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‘Squid Game’ Is A Disturbing, Nightmarish Netflix Binge And I’m Not Sure Why It’s So Popular

What in the actual, metaphorical, and hypothetical hell do y’all have me watching?

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I’d been hearing all this hype about Squid Game — the dystopian Netflix Korean hit series that EVERYONE is talking about. “You HAVE to watch this crazy show,” one of my friends said — I am now pretty positive that they may hate me.

The first time I ever heard of Squid Game was when I got lost down a TikTok rabbit hole, as one does. I had NO idea what the heck I was watching, but apparently the entire world of TikTok is obsessed.

There were all these recreated scenes that included a giant, creepy AF doll, a terrifying Korean kids song, what appeared to be a strange game of Red Light Green Light, and people trying their hand at making some sticky brown substance that seemed to harden into a candy that could be cracked into shapes.

I was completely dumbfounded as to WHAT I was watching, and more importantly, WHY I was watching it.

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Then I came across several articles that talked about this new Korean series on Netflix, which seemed to coincide with all the TikToks I had seen.

Now, I wouldn’t normally dive head first into a foreign TV series. Subtitles and me don’t get along — you have to pay too much attention. But then, I found out you could watch it dubbed into English, so I decided to give it a try.

WHY?!? Why are y’all watching this show that will henceforth give me nightmares?

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It’s just a game.

So, if you don’t know the premise, it’s pretty simple — in theory.

There is a gambler (Seong Gi-hun) who is down on his luck and needs cash. He meets a mystery man, who tells him that he has a way to fix Gi-hun’s problems. He invites him to a secret venue, where there are another 455 people that appear to be in the same state of destitution that Seong Gi-hun finds himself.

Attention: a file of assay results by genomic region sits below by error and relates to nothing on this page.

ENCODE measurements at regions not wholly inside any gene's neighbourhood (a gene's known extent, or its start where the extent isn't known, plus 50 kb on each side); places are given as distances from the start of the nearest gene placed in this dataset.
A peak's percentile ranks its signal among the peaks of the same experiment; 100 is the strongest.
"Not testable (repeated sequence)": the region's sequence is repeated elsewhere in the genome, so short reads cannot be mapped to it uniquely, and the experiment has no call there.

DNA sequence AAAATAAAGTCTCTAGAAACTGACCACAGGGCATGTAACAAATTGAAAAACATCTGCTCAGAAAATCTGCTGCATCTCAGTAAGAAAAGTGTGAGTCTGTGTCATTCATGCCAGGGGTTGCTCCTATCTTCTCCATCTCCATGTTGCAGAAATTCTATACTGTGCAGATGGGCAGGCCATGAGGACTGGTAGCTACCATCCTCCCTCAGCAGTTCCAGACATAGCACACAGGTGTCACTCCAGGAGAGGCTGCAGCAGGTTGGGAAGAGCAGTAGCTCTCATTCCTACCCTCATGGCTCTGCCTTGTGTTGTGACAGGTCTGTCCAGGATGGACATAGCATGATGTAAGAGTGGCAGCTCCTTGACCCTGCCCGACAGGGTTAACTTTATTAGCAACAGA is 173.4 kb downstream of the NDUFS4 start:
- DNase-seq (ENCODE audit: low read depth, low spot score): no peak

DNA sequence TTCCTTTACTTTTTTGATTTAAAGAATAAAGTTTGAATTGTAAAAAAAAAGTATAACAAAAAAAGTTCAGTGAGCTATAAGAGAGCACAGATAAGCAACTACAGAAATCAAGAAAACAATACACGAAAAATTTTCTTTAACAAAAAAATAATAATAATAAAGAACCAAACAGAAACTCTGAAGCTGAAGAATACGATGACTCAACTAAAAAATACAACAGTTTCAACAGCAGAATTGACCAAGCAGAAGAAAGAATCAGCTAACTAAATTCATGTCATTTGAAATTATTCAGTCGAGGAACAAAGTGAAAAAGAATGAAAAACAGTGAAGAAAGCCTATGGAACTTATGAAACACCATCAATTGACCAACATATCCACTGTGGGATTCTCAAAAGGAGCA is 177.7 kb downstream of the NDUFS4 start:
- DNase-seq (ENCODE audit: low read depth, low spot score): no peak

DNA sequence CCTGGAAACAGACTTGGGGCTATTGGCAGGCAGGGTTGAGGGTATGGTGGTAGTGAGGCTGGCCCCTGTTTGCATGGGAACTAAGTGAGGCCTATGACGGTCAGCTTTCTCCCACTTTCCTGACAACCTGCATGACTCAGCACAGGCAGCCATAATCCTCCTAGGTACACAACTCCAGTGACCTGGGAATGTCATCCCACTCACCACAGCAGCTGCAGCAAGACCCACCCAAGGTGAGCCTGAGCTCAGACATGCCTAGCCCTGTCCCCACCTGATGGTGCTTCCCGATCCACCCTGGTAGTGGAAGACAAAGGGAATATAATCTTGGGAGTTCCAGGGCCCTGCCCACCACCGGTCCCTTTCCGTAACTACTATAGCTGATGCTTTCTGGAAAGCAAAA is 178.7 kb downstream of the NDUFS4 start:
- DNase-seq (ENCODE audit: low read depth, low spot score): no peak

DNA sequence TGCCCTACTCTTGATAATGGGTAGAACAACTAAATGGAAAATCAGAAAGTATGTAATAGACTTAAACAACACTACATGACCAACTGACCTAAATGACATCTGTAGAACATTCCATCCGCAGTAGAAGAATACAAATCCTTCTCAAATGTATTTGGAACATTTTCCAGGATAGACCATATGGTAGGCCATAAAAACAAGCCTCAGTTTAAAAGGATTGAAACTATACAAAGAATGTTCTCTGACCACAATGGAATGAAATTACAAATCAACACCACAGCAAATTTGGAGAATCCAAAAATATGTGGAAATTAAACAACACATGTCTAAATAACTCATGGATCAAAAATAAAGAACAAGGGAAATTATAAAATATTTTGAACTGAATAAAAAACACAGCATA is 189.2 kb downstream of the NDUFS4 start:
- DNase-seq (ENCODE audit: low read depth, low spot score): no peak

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All these people learn that they have the opportunity to make –what amounts to — $38.7 million. All they have to do is play a series of kids’ games without getting eliminated. If they make it to the end, they win the money.

But, what they don’t know is that to be “eliminated” means that they will LITERALLY be eliminated — killed.

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They have the opportunity to leave, once they find out the premise of the games. And, some of them actually do, but they are drawn in — enticed if you will — by that damn money.

I kept watching, because there is kind of a morbid curiosity that draws you in. But, I legit will have problems sleeping. Arena-style mass murder is not my idea of a quaint Friday night TV binge.

If you want to know what the hype is all about, and you will inevitably be curious, I will tell you DO NOT WATCH this show with your kids — it will scar them for life.

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You can catch all nine episodes of Squid Game, which is quickly becoming more popular than Bridgerton EVER was, on Netflix. (But, Bridgerton was MUCH easier to watch!!)

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I’m just going to go on record as saying DON’T DO IT, but there is no stopping the curious masses that are attracted to this Korean dystopian nightmare. So, watch at your own risk.

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